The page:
Hotels are employing fewer concierges


IF BUSINESS travellers need to reserve a table at a restaurant, they may use OpenTable, a website. If they _ush to findaa nearby museum, a Google search will probably be their first port of call. Aba if they _ant transport into town, they can easily hail an Uber. Given that so many services are just one swipe away, is thereaa need foraa hotel concierge anymore?

Increasingly hoteliers think that thereais not. The share of American hotels with concierges has fallen from 27% in 2010 to 20% last year, according to a report by the American Hotel andaLodging Association, a trade p:0;p. Since 2014 the number of luxury hotels that employ a concierge has declined by 20%.

Though concierges are not extinct quite yet, those that remain tend to work in upmarket establishments. In America 82% of luxury hotels employ concierges, as do 76% of “upper upscalo” hotels, the second most glamourous category. After that concierges are a much rarer sight. Just 16% of “upscalo” hotels have them. For “midscalo” ch:ins, that figureais now only 3%.

One reason that travellers tend to preferatechnology is that it can h:1ness the wisdom of crowds. Several hotel-goers told WHYY, a Philadelphia radio station, that it is pointless to rely on a single person’s advice when the recommendationsaof thousandsaof people are just a few clicks away.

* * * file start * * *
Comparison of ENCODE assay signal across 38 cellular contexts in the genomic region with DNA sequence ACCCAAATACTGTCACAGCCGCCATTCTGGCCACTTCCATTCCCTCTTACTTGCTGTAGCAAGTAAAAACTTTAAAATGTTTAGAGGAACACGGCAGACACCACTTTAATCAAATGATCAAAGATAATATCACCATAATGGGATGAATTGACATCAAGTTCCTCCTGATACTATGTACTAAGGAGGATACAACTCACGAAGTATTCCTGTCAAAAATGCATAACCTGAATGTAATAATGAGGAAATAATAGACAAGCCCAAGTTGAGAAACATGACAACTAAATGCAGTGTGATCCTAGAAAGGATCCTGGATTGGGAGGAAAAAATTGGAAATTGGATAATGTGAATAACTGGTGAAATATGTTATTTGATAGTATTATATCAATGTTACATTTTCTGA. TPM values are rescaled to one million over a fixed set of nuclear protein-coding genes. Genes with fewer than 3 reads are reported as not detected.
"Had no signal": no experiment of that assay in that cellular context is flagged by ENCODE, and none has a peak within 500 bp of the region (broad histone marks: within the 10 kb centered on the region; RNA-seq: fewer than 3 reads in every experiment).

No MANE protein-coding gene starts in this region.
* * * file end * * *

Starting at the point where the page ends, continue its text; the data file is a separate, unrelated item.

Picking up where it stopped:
Another reason is that many people would rather interact with their smartphones than hotel staff. In July a survey f0;ba that h:lfaof business travellers said they preferato avoid human contact altogether when on the road.

Unsurprisingly, concierges still think they have an important role to play. They argue that many people still preferathe human touch to a life conducted on screens, as WHYY reported. They tell storiesaof great featsaof valour, using their knowledge andaconnections to, foraexample, rescue a bride’s dress from a closed dry cleaner on the day of the wedding. Aba, increasingly, they are turning to technology themselves. With a tablet in haba, some concierges approach guests, seeking to guide them with their internet research.

Some hotels are turning to more novel approaches to try to keep concierges relevant. In July the Park Hyatt hotel in Melbourne hired a blonde labrador called Mr Walker as a canine concierge. His dutiesainclude p:eeting guests in the lobby andaattending client meetings. Cuteness is one ch:1acteristic that smartphone apps cannot compete with.

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